Riham's Blog

New York, I love you.

If you lived here, you'd be home now.

I came here today hoping to write a post about Dublin. This post was supposed to help me readjust to life here, remind me why I am in fact happy in Dublin.

See, a little over a week ago, I went to my dream city New York, and I instantly absolutely fell in love with it. All the thoughts that it might be disappointing because of all the expectations I had built up for it were not true. Then I came back to my dear old Dublin, with one idea in mind: this is not the city I want to live in forever. I do love Dublin, I would be lying if I said I did not, but seeing New York confirmed that it is not the city for me. So I decided to write about New York instead to explain why I loved it so much. It is a cliche to love New York, it is expected to be in awe in front of all what it has to offer, and everything I will say has definitely been said before, but I want to say them again nonetheless.

  • City with a soul – One thing that people often criticize about cities in the United States is that since it is relatively a new country, you can’t see ancient history in it, you can’t walk and visit where old civilizations have previously lived. This is also often said about Dubai, since that city is actually very new. When I was in Dubai, I agreed with everyone that said that it was fake, and I didn’t really have a problem with that; I liked the city nonetheless. However, when it comes to New York, I did not think it was fake, and I certainly did not think of it as being empty. You can definitely sense a certain culture in this city, maybe not in the same way you would if you were walking in Rome for instance, but there is something to it. It feels like it’s more than just a city where everything is big and well-lit. It isn’t like Dubai where the common principle is “The bigger the better”, but it feels like New York is what it is. The other cliche about it that “everything is possible” is something I did feel there, hopefully not because that’s what pop culture has been feeding me my whole life. Every building and every person on the street sends a vibe that says “You can do whatever the hell you want.”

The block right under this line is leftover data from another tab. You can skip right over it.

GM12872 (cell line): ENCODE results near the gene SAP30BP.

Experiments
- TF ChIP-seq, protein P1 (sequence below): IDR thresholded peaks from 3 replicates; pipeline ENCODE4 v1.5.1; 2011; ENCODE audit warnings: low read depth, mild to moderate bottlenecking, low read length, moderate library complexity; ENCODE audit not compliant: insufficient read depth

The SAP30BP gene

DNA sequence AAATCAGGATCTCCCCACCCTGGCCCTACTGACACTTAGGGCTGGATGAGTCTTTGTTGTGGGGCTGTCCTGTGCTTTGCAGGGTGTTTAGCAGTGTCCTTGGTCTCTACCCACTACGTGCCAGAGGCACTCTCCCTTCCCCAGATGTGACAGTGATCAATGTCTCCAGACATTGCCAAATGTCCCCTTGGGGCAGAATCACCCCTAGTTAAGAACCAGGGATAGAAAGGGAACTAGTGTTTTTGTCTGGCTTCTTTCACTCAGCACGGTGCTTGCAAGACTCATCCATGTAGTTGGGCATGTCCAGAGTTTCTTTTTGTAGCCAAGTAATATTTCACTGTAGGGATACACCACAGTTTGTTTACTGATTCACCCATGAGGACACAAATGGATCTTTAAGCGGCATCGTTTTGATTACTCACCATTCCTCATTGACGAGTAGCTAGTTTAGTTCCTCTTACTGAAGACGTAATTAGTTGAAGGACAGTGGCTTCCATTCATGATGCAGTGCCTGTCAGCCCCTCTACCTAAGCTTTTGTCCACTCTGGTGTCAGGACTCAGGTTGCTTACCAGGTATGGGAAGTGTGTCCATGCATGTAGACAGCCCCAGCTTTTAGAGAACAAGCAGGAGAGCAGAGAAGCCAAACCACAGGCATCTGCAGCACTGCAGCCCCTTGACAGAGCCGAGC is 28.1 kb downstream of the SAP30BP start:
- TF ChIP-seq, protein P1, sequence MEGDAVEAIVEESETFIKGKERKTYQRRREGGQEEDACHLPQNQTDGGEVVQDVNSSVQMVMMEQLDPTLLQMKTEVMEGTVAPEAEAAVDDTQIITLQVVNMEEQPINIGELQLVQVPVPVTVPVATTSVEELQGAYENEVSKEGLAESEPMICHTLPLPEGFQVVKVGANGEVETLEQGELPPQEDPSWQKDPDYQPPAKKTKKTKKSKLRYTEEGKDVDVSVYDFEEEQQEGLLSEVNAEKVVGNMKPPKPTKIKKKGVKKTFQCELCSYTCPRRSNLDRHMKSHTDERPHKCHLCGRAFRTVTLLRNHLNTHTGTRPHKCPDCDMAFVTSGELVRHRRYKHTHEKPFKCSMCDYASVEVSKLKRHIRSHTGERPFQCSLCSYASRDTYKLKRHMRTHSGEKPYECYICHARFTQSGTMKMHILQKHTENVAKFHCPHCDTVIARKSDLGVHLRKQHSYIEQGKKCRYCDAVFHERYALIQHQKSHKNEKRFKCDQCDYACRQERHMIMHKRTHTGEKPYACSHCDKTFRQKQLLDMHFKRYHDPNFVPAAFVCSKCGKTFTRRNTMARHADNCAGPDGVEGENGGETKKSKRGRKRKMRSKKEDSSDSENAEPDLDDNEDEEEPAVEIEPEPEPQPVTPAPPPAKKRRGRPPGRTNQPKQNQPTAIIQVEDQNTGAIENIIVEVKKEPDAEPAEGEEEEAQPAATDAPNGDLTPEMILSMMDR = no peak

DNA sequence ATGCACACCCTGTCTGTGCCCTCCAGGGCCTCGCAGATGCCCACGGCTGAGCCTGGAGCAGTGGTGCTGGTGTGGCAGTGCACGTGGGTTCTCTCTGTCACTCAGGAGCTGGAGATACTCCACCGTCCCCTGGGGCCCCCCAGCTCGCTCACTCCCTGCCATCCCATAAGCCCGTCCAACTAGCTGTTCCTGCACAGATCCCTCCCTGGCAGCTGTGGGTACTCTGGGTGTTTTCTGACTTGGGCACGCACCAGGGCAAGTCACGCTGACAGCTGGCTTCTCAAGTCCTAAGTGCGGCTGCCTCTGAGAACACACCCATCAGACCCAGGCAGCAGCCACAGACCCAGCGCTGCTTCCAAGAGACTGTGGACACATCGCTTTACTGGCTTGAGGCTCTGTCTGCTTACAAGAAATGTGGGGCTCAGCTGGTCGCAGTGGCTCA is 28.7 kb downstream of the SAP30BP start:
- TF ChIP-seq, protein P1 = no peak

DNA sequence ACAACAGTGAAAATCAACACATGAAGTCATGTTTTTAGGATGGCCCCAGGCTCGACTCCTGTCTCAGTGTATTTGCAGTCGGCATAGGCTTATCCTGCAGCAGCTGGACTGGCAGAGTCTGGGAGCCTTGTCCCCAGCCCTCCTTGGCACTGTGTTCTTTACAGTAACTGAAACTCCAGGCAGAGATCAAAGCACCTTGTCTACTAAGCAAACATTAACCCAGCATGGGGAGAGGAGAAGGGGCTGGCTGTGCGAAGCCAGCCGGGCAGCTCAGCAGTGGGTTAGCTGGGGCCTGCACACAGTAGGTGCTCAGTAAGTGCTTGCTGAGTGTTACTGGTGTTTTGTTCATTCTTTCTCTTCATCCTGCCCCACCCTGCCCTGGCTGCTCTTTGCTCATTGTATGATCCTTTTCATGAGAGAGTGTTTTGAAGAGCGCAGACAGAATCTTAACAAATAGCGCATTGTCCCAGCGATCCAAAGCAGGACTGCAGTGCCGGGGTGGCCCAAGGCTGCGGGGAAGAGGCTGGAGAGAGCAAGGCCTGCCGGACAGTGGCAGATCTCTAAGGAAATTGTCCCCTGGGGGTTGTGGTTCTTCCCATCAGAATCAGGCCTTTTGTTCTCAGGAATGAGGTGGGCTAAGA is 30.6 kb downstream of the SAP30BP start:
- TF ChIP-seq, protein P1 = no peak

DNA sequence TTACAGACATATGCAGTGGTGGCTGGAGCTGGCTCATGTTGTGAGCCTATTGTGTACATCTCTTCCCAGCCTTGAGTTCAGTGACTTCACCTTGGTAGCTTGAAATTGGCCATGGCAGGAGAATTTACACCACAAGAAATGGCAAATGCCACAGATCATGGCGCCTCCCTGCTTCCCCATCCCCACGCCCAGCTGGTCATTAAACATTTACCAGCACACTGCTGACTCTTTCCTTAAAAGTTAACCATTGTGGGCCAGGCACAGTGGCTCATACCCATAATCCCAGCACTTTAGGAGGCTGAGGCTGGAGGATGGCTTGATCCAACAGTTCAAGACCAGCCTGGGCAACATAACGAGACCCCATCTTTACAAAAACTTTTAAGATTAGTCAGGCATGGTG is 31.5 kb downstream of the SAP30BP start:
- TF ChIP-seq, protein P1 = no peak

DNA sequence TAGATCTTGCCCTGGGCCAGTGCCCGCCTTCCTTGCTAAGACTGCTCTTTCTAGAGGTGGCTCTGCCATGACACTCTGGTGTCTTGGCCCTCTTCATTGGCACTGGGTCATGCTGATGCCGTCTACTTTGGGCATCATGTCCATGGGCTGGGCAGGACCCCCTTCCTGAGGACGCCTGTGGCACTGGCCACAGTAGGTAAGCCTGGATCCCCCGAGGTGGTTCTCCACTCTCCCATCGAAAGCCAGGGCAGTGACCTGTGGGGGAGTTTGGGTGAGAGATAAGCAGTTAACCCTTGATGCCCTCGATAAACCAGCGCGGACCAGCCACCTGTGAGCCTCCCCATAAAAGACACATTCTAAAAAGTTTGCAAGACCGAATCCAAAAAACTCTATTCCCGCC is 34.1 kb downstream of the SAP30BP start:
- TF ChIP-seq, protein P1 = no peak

• Rough & intimidating – This city is not your typical welcoming city. It is certainly very rough and can be extremely intimidating. It is crystal clear that it is not for everybody and you can see that from your very first steps. Everything moves fast, everyone moves fast, no one stops for you, no one gives you all the time you need. Buildings are big, streets are noisy, advertising, billboards and commercials are literally everywhere. It is definitely a city that moves fast, and you can easily be left behind if you are not moving at the right pace, both physically and mentally. It is overwhelming, and I absolutely loved that. Who needs serenity when you can have exciting?
  • Overwhelming feeling of familiarity – I’ve heard this from a couple of people before I went there, I heard it from my friends there and I thought it while I was walking those streets. You really feel like you know this city, like you’ve been here before. It makes it a lot less intimidating. You’ve seen it on TV, you know these landmarks. On my third day there, I was able to locate myself easily, my sense of direction was working perfectly fine in a massive and supposedly unknown city. In addition to that, on my third day, it felt like we had been there for a long time. The week I spent there did not go really fast as is usually the case on vacations, it felt long because I was in a city that I kind of knew, if that makes sense.
  • City of opposites & extremes – How many extremes can you fit in one city? It is just amazing how many there are. From the posh areas, to the less fancy areas. You can totally see it clearly on the buildings and how the streets are. From the people walking with the Chanel bags and the Manolo Blahniks, to the homeless literally sleeping on the ground. The fabulous gay men, to the crossdressers. The fancy restaurants, the disgusting fast-food places, to the carts selling Middle Eastern food everywhere. The guys running half naked, to the old lady wearing the craziest thing and walking on the street, not caring if people are looking, especially since most of the time, they’re not looking because they simple don’t care. Not to mention listening to two local New Yorkers discussing one of the many famous hobos, who choose a certain subway station or a park as their preferred location. They are known to push you as soon as they see you, and when I said that this sounds terrifying, the response is “It is the first time.” People know and accept that. They live among these contradictions and find them normal.
  • One stereotype corrected – New Yorkers are actually nice. They walk fast, they shove you on the street to get to their destination, but if you need help and you ask for it, they will help you and be nice to you. It isn’t like Beirut where every single person on the street will jump to your rescue without you even asking, but contrary to what stereotypes say about them, they are nice when you ask for help and won’t totally ignore you.
I could go on forever with reasons why I fell in love with this city. But all I have to say is that I do not like it when people assume that I am saying this as a crazy tourist who was merely in awe. I don’t like hearing people tell me that of course you’d love it on a vacation, but living there would be different. I realize it is a rough city, and I realize that it is not for everyone, and I also realize that it is most likely stressful to live there. But it is not Times Square that I loved, it is everything that this city represented. The stress, the hurry, the noise, the pushing, the roughness and the beauty.